These invest your money in the stock market, can give you a guaranteed income, and promise to return all, or an agreed percentage, of your original investment at the end of the term, usually five years.
You can invest in unit trusts, offshore funds, Oeics, ISAs, single-premium investment bonds and even pension funds, comfortable that all your savings will not be lost in a crash.
They sound great but are not favoured by financial advisers, because for a taking a little bit of risk you will get a much better return for less cost elsewhere.
"Guaranteed investments are for scaredy-cat investors who don't want to lose their money. Over the long term you are going to pay for the guarantee somewhere down the line and I would always advise investors to stick with a blue-chip portfolio as ultimately you will always win," says Julie Lord, a certified financial planner and managing director of Cavendish Financial Management based in Cardiff.
And with analysts predicting a fairly buoyant economy here and in the US with no crashes on the horizon, there seems little reason to go for a protected investment. However if perhaps you need an income, or are coming up for retirement and still want to invest in equities without risking all your money, then protected investments might be worth looking at. But you need to understand how much of your capital is protected, as these products achieve their guarantees in different ways and you may lose more money if the stock market falls sharply.
Some guaranteed stock market bonds, for example, will link their investment returns to stock market indices, such as the FT- SE 100, or the US Dow Jones. If these indices move up, so does your investment. With the Midland Equity Linked Income Bond, for example, the FT-SE 100 would have to move up 25 per cent over the life of the investment to guarantee the return of 100 per cent of your capital. If the investment you favour uses these benchmarks, then check the indices are not too volatile.
Some investments link their losses to stock market indices. With the HSBC Fixed Income ISA (available until 1 July) you get 7.25 per cent income each year and a return of your capital at the end of the term if the stock market has not fallen. If it has, for every 1 per cent the stock market falls, you lose 1 per cent of your capital. But Tim Cockerill, investment director at Whitechurch Securities in Bristol thinks it is worth looking at. "It's offering a good level of income and I like its five-year life because it adds to the comfort factor. With a longer time horizon you expect the markets to rise."
Other funds, such as the Edinburgh Fund Managers Safety First Fund, protects its investment for 12 months. After this it sets a floor price of 95 per cent, so the maximum amount you can lose is 5 per cent.
Floor prices are usually set annually, which makes them less sensitive to changes in the market. This is why some advisers suggest you look at investments with a quarterly lock-in period that allow you to change your investment priorities every three months. Mr Cockerill says: "I like the AIG Life investment bonds that give a choice of 100, 99, 98 and 95 per cent guarantees.
As the FT-SE 100 index has never been lower for more than two quarters in a row, they can be very attractive products. If you're feeling relatively positive and the market is going up, you can choose a 95 per cent guarantee and change your options at the end of the quarter."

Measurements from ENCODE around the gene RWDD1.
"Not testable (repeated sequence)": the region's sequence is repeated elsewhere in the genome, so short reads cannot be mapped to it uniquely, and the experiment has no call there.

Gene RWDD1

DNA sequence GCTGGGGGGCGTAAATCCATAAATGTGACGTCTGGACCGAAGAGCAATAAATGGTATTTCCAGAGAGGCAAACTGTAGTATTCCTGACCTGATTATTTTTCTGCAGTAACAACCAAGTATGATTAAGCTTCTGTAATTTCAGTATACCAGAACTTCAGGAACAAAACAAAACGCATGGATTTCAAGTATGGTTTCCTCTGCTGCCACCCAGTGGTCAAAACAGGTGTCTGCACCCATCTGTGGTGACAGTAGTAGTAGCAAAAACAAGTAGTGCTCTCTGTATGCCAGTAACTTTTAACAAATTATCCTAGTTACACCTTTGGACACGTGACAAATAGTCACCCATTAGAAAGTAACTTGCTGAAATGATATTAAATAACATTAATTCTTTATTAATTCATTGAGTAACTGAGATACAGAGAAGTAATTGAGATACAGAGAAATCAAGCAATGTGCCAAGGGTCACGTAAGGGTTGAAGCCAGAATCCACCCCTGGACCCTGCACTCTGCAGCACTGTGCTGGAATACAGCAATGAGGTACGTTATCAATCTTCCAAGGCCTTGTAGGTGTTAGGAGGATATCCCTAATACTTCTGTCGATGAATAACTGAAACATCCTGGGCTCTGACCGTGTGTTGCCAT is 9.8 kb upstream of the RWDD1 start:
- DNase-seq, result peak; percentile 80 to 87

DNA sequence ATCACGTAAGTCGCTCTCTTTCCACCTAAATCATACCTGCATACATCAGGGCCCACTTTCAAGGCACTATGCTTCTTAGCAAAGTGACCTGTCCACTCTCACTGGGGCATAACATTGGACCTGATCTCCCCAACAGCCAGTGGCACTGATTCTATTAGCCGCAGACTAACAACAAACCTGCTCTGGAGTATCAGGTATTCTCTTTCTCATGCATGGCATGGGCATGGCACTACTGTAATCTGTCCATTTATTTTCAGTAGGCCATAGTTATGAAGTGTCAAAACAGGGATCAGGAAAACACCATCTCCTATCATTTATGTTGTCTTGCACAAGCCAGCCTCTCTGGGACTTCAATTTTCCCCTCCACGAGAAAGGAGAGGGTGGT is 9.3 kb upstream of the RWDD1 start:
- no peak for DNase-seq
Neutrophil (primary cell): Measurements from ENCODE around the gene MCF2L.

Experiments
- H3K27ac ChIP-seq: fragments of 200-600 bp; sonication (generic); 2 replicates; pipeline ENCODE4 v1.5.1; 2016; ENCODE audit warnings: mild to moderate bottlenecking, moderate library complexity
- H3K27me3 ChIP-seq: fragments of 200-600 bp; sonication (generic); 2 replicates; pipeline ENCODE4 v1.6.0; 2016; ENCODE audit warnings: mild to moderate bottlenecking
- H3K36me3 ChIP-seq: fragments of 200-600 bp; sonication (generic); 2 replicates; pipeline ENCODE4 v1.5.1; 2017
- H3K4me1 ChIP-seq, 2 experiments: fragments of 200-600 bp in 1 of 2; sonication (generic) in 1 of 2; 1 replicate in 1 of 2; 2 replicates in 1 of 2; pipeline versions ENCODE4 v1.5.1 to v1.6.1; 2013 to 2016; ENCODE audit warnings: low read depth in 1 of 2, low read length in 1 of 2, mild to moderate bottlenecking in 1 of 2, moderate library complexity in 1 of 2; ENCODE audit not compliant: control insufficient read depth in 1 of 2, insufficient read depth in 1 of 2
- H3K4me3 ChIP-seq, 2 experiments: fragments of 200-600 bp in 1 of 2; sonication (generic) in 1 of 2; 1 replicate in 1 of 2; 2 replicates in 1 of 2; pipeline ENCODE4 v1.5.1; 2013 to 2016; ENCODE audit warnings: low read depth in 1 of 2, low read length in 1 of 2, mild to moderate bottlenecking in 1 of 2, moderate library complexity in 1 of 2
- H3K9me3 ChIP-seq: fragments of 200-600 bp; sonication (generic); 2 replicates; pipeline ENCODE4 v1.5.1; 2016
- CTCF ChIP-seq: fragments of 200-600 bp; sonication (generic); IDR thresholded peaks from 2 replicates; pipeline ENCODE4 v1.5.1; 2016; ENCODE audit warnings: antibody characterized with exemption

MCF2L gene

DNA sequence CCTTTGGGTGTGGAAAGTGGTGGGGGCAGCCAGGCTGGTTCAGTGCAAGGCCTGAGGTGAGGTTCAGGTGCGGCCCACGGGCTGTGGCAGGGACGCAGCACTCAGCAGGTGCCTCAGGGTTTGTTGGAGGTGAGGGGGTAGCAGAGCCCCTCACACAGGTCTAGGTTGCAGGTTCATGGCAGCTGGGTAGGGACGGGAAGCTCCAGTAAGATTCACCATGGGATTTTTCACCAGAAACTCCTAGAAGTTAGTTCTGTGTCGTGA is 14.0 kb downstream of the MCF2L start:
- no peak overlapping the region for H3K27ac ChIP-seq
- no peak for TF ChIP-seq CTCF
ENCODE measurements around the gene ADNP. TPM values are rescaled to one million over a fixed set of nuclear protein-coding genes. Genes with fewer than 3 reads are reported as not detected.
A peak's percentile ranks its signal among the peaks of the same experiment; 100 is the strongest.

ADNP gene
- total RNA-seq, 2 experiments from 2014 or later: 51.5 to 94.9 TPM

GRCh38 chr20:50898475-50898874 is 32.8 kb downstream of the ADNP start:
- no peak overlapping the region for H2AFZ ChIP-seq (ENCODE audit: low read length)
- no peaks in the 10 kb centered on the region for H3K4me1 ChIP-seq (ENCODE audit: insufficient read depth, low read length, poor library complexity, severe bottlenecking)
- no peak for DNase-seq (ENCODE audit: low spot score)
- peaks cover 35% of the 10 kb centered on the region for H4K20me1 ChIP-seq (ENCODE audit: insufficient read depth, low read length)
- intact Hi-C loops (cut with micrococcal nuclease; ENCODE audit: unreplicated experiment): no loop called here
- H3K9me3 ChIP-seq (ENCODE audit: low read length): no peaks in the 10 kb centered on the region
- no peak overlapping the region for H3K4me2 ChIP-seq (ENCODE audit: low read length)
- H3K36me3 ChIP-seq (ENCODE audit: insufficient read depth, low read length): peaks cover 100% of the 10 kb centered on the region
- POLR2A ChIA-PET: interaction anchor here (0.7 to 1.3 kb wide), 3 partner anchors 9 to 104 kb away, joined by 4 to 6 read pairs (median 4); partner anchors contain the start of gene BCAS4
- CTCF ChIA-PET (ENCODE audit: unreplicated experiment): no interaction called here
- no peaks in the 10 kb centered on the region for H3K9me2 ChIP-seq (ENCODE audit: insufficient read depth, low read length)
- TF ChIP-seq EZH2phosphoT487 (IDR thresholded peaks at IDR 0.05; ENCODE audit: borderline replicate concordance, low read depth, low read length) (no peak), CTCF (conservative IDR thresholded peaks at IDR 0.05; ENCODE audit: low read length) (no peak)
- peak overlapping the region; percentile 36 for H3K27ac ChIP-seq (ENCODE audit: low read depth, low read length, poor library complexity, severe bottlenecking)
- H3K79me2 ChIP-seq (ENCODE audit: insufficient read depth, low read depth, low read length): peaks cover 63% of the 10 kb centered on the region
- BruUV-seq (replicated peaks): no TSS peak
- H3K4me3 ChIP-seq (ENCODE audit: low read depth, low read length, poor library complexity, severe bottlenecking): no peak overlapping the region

If you are willing to take more risk but still balk at the thought of investing in shares, you could look at a with-profit bond. You invest a lump sum, usually between pounds 2,000 and pounds 10,000. They have been heavily criticised for being inflexible as you have to invest in them for at least five years, charges are high, and early surrender can incur stiff penalties. They invest in shares and a mixture of cash, fixed-interest investments, index-linked stock and convertibles to produce capital growth. Bonuses are not guaranteed but are paid at the end of each year. Once paid, they cannot be taken away. Some with-profits bonds also allow you to take an income.
If you want to take out a with-profit bond, it is best to go to a discount broker. Patrick Connolly, investment director at Chartwell Investment Management in Bath, explains why: "Generally there is an initial charge of 5 per cent, which means if you are investing pounds 10,000, pounds 500 comes out on the first day. The reason for this is the heavy commission that has to be paid to brokers. We waive this commission and reinvest it for you." Chartwell has just produced its latest With Profit Bond Guide, which assesses the bonds on offer. For a free copy call 01225 321 710.
The final alternative for the cautious lump sum investor is the corporate bond. Because of the way it invests (in high yielding bonds, fixed interest shares and gilts), those with more than 60 per cent of their assets in qualifying investments are still eligible for the full 20 per cent tax reclaim if they are held in an ISA. If you have other share-based investments, you can only claim 10 per cent, as some of the growth or income relies on dividends, which are now taxable. But you should not invest in a corporate bond for this reason alone. The new Barclays Optimum Income Corporate Bond ISA, for example, is offering 7.2 per cent interest and qualifies for the 20 per cent reclaim. But the value of your capital fluctuates with the bond prices so you may not get back all of your original investment.
Contacts: HSBC, 0800 299299; AIG Life, 0700 244 5433; Edinburgh Fund Managers, 0800 838 993; Whitechurch Securities, 0117 9442266; Cavendish Financial Management 01222 665588.